Cholera Handling Bodies

For official guidelines, please follow all local guidelines and instructions from officials in the local area impacted.   Below are some standard recommendations excerpted for the disposal of the dead published by World Health Organization WHO more information can be accessed here (source)

Give priority to the living over the dead (provide sanitation facilities for the survivors first)

Contamination of water sources and the resulting transmission of infection may occur in a very limited number of cases when bodies are in contact with the water system and transmit gastro-enteritis.

Promote the identification and tagging of corpses

Provide Accurate Information concerning the risks associated with corpses

Do not promote mass cremation of bodies

Do not support Mass burial of unidentified bodies in large graves

Conserve fuel and resources

Respect the wishes and social customs of the families

Observation of the dead can be deeply disturbing and the odours produced by decomposing corpses may be even more so, it is therefore important that corpses are collected quickly and morgue facilities are provided if bodies can not be buried or cremated fairly rapidly.

More information on how to dress the body, disinfect, burial and cremation from the World Health Organization can be read in Chapter 9 of their manual here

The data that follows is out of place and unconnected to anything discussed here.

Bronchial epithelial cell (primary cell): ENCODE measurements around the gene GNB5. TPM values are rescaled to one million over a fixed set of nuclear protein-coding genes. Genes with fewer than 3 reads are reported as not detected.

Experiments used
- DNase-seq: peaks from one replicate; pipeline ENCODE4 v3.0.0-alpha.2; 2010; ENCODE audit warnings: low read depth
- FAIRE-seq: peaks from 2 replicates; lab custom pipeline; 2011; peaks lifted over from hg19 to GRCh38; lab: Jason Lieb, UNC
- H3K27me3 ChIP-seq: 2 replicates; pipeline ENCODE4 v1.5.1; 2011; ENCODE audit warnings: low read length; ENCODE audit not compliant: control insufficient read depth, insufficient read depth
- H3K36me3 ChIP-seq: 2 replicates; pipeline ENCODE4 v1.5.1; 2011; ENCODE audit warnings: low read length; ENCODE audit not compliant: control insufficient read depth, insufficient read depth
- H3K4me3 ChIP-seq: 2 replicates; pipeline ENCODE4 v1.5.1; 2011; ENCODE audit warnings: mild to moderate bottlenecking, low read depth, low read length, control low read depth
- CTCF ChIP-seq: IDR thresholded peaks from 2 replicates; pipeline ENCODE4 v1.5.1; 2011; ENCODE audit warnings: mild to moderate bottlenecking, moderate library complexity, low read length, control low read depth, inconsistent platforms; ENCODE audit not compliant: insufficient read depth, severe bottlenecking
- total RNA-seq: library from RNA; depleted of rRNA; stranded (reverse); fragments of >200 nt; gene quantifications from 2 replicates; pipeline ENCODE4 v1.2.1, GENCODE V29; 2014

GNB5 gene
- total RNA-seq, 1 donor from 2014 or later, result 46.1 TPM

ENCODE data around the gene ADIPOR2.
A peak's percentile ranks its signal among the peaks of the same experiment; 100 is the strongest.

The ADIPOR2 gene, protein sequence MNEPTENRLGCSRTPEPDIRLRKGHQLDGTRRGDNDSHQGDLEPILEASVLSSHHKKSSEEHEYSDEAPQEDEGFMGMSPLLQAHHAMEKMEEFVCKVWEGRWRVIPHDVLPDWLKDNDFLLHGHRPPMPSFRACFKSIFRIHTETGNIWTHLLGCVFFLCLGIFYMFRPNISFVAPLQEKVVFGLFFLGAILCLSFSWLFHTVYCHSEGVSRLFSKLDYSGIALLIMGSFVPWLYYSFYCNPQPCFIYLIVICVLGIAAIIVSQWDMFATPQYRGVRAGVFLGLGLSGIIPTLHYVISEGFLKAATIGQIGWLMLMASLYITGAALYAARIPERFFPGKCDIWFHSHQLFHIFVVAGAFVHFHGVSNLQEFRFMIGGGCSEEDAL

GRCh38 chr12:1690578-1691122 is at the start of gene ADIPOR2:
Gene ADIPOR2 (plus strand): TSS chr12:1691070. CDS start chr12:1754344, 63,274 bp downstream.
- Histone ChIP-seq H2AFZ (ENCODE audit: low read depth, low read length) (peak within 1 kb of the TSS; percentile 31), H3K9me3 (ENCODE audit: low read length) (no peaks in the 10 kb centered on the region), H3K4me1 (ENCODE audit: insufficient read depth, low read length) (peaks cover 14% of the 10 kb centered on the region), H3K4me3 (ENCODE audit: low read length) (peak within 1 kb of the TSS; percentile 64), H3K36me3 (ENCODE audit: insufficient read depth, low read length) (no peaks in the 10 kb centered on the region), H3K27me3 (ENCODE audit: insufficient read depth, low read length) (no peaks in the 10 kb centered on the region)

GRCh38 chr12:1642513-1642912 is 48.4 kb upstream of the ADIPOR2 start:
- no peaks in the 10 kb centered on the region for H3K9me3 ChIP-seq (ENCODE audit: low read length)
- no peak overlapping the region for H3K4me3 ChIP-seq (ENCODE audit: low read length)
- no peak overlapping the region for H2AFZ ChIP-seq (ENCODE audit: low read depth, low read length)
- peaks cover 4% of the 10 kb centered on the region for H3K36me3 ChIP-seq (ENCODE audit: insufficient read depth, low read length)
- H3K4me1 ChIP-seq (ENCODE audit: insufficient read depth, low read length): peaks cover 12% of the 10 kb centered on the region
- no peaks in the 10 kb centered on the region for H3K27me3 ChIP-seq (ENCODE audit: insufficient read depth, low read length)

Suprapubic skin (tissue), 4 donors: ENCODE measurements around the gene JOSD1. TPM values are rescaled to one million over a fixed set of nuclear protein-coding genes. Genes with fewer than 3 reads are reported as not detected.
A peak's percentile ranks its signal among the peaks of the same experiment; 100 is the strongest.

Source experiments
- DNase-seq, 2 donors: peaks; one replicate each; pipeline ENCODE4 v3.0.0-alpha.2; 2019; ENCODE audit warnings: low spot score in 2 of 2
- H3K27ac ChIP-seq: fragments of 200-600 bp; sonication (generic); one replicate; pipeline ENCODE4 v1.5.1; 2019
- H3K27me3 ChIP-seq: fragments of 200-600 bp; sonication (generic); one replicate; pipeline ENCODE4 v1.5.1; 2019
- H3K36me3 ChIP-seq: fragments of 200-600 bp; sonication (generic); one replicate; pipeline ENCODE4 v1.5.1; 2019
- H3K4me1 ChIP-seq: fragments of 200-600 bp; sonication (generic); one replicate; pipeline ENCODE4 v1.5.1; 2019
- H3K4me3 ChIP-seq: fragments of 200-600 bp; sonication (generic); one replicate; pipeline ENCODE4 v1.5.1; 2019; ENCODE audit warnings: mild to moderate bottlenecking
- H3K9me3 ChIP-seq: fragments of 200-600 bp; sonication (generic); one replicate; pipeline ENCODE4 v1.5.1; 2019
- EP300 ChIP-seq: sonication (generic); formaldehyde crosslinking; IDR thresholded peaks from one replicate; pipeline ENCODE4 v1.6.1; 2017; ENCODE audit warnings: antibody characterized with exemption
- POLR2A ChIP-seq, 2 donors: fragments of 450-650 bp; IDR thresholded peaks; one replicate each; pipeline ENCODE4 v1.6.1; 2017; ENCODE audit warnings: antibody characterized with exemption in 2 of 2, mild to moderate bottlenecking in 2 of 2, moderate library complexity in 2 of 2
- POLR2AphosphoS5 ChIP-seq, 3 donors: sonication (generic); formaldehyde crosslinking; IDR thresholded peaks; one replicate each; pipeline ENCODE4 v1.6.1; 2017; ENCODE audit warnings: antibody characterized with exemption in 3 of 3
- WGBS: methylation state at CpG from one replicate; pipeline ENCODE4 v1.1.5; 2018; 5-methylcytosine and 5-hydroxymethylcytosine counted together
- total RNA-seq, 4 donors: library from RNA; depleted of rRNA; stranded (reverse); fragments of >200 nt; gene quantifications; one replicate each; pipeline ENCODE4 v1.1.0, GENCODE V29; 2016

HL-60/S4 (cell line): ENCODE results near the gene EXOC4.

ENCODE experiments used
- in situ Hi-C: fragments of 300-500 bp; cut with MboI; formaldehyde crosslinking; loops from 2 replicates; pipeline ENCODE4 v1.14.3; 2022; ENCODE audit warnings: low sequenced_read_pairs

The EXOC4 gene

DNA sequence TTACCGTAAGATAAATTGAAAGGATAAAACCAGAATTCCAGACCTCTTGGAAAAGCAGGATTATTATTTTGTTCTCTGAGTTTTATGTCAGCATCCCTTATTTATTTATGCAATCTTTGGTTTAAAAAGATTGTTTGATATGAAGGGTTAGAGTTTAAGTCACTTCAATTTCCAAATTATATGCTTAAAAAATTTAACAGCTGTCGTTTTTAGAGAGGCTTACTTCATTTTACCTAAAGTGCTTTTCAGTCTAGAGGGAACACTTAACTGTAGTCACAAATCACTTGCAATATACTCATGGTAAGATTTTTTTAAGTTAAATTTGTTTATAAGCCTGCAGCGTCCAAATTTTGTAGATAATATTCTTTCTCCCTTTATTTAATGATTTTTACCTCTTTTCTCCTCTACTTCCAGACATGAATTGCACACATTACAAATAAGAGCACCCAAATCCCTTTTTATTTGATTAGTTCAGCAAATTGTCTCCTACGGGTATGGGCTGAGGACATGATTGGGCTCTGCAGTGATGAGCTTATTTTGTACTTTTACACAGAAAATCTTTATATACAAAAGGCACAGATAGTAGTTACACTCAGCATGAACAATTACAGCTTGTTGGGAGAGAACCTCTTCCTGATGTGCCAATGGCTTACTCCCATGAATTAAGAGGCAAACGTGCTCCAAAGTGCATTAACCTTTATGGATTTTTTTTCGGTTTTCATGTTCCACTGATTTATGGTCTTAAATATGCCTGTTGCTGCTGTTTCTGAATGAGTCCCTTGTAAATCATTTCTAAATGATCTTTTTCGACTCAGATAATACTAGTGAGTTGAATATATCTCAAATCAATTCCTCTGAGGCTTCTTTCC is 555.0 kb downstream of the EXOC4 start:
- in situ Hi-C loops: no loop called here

· Prompt and thorough disinfection of a patient’s clothing, personal articles and immediate environment can help to control spread of infection within a family. Effective and inexpensive disinfectants include: chlorinated lime powder, 2% chlorine solution, and a 1-2% solution of phenol.

· Clothes should be washed thoroughly with soap and water, and then boiled or soaked in disinfectant solution. Sun-drying of clothes is also helpful since direct sunlight will kill bacteria.

· Utensils may be washed with boiling water or disinfectant solution.

· The washing of contaminated articles, particularly clothes, in rivers and ponds which might be sources of drinking-water, or near wells, must be prohibited. 

Funerals for people who die of cholera or of any other cause in a community affected by cholera, can contribute to the spread of an epidemic. To reduce the spread of infection, funerals should be held quickly and near the place of death. Those who prepare the body for burial can be exposed to high concentrations of bacterial contamination. Those who wash the body should never prepare the food. If funeral feasts cannot be cancelled, and if other people are not available to prepare the food, meticulous hand washing with soap and clean water is essential before food is handled. A designated health worker, present at the funeral gathering, can be helpful in supervising the use of hygienic practices.



 Many different people or groups will be involved in body recovery. This process must be done rapidly to correctly identify the dead and reduce the mental stress on the survivors.